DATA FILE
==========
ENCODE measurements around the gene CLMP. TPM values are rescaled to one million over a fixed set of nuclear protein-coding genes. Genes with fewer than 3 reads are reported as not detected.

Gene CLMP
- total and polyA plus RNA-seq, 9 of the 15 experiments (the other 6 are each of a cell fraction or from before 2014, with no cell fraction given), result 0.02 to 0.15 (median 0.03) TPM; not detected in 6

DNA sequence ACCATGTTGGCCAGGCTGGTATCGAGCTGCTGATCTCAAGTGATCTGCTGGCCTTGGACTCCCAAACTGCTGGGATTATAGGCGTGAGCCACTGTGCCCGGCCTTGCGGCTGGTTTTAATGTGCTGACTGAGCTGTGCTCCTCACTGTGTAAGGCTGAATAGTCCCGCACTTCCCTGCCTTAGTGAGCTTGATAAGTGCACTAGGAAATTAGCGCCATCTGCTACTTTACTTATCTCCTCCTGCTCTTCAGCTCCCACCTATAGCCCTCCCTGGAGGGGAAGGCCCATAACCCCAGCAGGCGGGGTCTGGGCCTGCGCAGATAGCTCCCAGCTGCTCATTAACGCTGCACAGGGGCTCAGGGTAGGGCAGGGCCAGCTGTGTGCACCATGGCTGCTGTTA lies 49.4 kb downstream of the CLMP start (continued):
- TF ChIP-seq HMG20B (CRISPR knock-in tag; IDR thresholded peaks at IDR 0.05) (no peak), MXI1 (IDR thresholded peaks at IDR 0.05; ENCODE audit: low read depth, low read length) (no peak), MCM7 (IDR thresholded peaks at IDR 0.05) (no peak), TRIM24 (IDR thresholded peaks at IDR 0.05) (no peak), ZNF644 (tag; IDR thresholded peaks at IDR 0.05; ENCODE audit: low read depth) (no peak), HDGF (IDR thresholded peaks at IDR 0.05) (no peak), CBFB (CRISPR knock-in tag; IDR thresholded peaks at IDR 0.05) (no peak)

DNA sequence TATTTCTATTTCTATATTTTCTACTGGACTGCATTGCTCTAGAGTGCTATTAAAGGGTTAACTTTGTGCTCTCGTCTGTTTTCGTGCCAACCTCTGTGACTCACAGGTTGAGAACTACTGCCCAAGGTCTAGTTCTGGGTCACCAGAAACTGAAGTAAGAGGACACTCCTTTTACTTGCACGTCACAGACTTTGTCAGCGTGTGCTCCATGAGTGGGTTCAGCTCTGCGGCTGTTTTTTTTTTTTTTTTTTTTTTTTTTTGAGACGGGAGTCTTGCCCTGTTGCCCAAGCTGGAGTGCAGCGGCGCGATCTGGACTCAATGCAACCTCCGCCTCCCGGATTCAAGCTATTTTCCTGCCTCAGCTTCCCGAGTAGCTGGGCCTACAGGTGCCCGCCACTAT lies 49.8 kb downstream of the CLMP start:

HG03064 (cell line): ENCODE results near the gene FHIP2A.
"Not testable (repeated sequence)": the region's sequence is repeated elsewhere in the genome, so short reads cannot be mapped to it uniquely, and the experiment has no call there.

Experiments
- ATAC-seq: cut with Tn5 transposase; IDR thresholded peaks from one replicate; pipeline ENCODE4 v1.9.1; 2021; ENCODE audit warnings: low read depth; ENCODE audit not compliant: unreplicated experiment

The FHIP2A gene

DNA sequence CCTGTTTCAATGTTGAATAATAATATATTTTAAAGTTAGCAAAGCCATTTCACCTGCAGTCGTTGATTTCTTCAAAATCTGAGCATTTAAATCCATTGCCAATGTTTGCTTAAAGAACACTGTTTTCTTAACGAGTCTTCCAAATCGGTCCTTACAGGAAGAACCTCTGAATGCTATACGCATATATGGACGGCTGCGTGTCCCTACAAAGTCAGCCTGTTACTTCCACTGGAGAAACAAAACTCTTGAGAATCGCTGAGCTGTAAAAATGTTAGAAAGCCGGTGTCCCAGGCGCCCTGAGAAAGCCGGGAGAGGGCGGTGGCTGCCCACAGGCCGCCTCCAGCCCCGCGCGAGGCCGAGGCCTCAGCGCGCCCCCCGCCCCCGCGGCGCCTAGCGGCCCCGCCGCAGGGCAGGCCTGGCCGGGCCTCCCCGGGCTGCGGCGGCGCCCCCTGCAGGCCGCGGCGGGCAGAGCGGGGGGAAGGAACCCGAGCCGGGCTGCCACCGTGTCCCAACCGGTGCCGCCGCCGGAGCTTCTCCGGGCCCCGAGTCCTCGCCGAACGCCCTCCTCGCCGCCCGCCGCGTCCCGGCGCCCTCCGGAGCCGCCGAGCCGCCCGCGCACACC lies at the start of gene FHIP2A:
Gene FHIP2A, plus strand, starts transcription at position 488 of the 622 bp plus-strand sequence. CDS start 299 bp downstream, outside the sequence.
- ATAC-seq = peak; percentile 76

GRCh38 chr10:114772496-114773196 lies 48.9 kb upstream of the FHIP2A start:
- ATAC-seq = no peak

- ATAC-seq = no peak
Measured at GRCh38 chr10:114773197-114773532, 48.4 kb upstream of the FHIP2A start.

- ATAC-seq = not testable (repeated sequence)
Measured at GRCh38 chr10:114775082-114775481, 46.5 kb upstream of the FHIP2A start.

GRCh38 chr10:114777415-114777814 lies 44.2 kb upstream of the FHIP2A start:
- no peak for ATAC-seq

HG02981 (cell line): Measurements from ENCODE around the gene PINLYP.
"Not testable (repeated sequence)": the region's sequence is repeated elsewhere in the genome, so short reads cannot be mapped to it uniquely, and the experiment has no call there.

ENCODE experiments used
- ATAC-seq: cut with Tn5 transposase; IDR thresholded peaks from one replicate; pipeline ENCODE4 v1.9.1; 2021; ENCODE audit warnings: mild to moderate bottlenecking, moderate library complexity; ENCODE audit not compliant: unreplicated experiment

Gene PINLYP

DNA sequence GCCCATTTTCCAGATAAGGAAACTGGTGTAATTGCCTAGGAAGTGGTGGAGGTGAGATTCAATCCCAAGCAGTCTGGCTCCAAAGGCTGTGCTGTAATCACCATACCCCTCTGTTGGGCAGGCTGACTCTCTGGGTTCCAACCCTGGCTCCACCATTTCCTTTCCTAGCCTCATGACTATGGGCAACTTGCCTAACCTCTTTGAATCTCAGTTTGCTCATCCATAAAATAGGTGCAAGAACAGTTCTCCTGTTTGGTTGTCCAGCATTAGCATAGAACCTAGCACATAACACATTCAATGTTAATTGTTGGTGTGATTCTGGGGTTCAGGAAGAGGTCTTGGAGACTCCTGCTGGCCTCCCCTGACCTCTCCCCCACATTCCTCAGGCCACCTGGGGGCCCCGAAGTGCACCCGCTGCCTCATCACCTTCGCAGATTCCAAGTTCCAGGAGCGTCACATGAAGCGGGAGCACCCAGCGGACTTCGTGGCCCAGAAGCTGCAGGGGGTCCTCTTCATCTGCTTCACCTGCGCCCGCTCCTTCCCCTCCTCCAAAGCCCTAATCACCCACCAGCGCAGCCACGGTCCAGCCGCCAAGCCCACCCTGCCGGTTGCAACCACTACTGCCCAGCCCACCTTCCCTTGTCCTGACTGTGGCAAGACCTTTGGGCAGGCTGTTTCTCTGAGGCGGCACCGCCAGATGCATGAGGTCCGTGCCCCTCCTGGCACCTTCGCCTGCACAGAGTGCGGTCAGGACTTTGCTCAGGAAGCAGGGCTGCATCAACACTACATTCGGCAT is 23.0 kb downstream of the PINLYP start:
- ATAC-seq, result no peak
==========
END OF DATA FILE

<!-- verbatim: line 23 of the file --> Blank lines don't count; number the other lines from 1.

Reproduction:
HG02981 (cell line): Measurements from ENCODE around the gene PINLYP.